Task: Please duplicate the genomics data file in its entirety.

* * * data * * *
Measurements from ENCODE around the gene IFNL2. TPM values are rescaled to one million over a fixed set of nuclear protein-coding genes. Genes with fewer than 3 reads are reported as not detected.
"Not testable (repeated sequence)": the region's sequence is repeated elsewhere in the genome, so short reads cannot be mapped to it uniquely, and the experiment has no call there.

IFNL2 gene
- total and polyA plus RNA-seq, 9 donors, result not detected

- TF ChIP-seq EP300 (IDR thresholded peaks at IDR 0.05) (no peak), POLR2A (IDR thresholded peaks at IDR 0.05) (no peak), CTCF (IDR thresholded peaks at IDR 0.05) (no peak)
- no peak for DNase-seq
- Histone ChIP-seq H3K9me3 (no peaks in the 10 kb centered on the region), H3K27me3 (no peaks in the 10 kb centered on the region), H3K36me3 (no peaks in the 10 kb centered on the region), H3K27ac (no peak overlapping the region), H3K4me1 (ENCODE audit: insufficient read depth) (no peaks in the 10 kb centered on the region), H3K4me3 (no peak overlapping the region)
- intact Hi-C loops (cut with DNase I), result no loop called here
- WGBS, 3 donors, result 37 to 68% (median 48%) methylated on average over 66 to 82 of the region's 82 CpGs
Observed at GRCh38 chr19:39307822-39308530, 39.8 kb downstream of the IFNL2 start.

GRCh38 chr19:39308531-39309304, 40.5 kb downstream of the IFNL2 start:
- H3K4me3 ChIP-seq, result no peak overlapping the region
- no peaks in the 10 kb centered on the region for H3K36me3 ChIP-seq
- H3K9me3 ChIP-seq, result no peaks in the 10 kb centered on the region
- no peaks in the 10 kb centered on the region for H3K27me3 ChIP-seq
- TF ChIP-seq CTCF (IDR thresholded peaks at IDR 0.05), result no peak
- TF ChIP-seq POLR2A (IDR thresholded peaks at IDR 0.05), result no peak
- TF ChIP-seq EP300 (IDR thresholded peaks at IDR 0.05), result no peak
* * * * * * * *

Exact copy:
Measurements from ENCODE around the gene IFNL2. TPM values are rescaled to one million over a fixed set of nuclear protein-coding genes. Genes with fewer than 3 reads are reported as not detected.
"Not testable (repeated sequence)": the region's sequence is repeated elsewhere in the genome, so short reads cannot be mapped to it uniquely, and the experiment has no call there.

IFNL2 gene
- total and polyA plus RNA-seq, 9 donors, result not detected

- TF ChIP-seq EP300 (IDR thresholded peaks at IDR 0.05) (no peak), POLR2A (IDR thresholded peaks at IDR 0.05) (no peak), CTCF (IDR thresholded peaks at IDR 0.05) (no peak)
- no peak for DNase-seq
- Histone ChIP-seq H3K9me3 (no peaks in the 10 kb centered on the region), H3K27me3 (no peaks in the 10 kb centered on the region), H3K36me3 (no peaks in the 10 kb centered on the region), H3K27ac (no peak overlapping the region), H3K4me1 (ENCODE audit: insufficient read depth) (no peaks in the 10 kb centered on the region), H3K4me3 (no peak overlapping the region)
- intact Hi-C loops (cut with DNase I), result no loop called here
- WGBS, 3 donors, result 37 to 68% (median 48%) methylated on average over 66 to 82 of the region's 82 CpGs
Observed at GRCh38 chr19:39307822-39308530, 39.8 kb downstream of the IFNL2 start.

GRCh38 chr19:39308531-39309304, 40.5 kb downstream of the IFNL2 start:
- H3K4me3 ChIP-seq, result no peak overlapping the region
- no peaks in the 10 kb centered on the region for H3K36me3 ChIP-seq
- H3K9me3 ChIP-seq, result no peaks in the 10 kb centered on the region
- no peaks in the 10 kb centered on the region for H3K27me3 ChIP-seq
- TF ChIP-seq CTCF (IDR thresholded peaks at IDR 0.05), result no peak
- TF ChIP-seq POLR2A (IDR thresholded peaks at IDR 0.05), result no peak
- TF ChIP-seq EP300 (IDR thresholded peaks at IDR 0.05), result no peak